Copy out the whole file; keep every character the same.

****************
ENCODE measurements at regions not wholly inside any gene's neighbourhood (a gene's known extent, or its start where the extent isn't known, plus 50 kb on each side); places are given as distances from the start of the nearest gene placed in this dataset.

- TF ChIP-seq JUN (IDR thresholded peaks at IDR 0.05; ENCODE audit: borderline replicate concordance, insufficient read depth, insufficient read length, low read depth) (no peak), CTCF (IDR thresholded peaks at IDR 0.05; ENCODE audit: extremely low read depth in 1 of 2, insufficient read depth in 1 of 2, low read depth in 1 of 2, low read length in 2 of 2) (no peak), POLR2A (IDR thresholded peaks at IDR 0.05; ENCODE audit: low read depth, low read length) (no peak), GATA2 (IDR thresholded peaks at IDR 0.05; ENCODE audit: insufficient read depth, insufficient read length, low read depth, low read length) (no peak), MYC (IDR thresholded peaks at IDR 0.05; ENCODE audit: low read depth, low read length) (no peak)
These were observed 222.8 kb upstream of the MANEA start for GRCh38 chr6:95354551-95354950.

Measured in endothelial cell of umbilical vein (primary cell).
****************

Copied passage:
ENCODE measurements at regions not wholly inside any gene's neighbourhood (a gene's known extent, or its start where the extent isn't known, plus 50 kb on each side); places are given as distances from the start of the nearest gene placed in this dataset.

- TF ChIP-seq JUN (IDR thresholded peaks at IDR 0.05; ENCODE audit: borderline replicate concordance, insufficient read depth, insufficient read length, low read depth) (no peak), CTCF (IDR thresholded peaks at IDR 0.05; ENCODE audit: extremely low read depth in 1 of 2, insufficient read depth in 1 of 2, low read depth in 1 of 2, low read length in 2 of 2) (no peak), POLR2A (IDR thresholded peaks at IDR 0.05; ENCODE audit: low read depth, low read length) (no peak), GATA2 (IDR thresholded peaks at IDR 0.05; ENCODE audit: insufficient read depth, insufficient read length, low read depth, low read length) (no peak), MYC (IDR thresholded peaks at IDR 0.05; ENCODE audit: low read depth, low read length) (no peak)
These were observed 222.8 kb upstream of the MANEA start for GRCh38 chr6:95354551-95354950.

Measured in endothelial cell of umbilical vein (primary cell).